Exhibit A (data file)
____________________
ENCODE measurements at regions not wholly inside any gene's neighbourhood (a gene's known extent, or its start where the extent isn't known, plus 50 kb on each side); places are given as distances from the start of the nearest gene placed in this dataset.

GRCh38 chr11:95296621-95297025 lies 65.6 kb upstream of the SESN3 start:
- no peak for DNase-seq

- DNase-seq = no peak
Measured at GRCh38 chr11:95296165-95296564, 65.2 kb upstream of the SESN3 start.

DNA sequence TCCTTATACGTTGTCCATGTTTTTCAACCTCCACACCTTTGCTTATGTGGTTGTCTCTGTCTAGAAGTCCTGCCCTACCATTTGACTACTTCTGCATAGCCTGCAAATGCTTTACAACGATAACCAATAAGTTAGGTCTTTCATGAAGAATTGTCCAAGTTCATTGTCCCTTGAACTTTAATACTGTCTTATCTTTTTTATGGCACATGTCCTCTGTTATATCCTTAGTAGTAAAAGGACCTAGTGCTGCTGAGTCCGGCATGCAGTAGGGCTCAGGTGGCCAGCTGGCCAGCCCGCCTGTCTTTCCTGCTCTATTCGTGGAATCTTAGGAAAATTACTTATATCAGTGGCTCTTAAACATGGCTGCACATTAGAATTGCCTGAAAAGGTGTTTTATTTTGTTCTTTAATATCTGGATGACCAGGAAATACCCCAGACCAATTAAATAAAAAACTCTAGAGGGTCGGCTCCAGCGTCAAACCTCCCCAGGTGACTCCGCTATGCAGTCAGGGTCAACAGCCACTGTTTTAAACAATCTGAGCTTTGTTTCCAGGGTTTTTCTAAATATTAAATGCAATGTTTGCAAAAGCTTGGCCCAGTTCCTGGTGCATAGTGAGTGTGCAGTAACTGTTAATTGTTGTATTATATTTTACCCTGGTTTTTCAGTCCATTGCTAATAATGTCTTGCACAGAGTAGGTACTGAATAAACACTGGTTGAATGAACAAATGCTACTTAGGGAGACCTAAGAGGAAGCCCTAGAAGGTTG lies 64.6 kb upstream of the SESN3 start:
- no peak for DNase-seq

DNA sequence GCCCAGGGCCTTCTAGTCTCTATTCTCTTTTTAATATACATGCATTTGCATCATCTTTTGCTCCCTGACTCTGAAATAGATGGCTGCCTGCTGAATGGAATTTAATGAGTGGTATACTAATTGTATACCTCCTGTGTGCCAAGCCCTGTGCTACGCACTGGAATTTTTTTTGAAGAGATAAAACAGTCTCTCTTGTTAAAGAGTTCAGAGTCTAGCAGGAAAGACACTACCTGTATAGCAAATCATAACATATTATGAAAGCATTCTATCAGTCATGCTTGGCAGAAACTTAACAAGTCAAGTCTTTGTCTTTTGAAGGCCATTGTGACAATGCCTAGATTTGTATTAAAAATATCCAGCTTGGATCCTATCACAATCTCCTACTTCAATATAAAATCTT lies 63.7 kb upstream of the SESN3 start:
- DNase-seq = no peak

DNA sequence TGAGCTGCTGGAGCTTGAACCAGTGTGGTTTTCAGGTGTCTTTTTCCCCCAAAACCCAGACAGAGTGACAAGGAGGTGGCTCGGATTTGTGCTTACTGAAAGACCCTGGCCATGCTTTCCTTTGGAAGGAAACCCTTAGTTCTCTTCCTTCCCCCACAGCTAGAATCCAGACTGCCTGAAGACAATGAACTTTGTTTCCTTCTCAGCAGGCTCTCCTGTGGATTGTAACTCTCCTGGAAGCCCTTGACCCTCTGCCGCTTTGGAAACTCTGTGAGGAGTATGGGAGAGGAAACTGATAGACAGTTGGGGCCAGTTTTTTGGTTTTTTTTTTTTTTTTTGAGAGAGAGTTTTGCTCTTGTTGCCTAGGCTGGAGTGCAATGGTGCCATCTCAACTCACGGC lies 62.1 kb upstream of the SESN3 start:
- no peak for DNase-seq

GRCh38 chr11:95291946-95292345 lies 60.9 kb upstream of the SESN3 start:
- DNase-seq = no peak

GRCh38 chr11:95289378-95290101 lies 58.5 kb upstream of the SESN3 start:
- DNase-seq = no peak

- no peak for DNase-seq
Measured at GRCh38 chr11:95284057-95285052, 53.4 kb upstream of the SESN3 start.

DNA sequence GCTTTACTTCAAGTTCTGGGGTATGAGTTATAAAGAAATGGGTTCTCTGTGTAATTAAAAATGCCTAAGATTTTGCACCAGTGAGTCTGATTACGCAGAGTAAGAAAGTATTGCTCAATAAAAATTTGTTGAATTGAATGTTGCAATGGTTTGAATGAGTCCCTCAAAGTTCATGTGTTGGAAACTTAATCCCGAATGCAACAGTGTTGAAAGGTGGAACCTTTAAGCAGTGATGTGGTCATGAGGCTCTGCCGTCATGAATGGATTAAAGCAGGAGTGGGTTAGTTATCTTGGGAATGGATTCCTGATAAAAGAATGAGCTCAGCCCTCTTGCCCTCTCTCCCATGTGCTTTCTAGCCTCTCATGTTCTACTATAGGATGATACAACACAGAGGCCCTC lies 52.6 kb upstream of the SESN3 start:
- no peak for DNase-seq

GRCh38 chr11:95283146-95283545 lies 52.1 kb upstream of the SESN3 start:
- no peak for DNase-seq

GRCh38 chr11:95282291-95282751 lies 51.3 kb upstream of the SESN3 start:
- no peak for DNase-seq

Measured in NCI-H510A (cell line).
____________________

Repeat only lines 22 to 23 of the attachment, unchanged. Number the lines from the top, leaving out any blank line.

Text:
GRCh38 chr11:95282291-95282751 lies 51.3 kb upstream of the SESN3 start:
- no peak for DNase-seq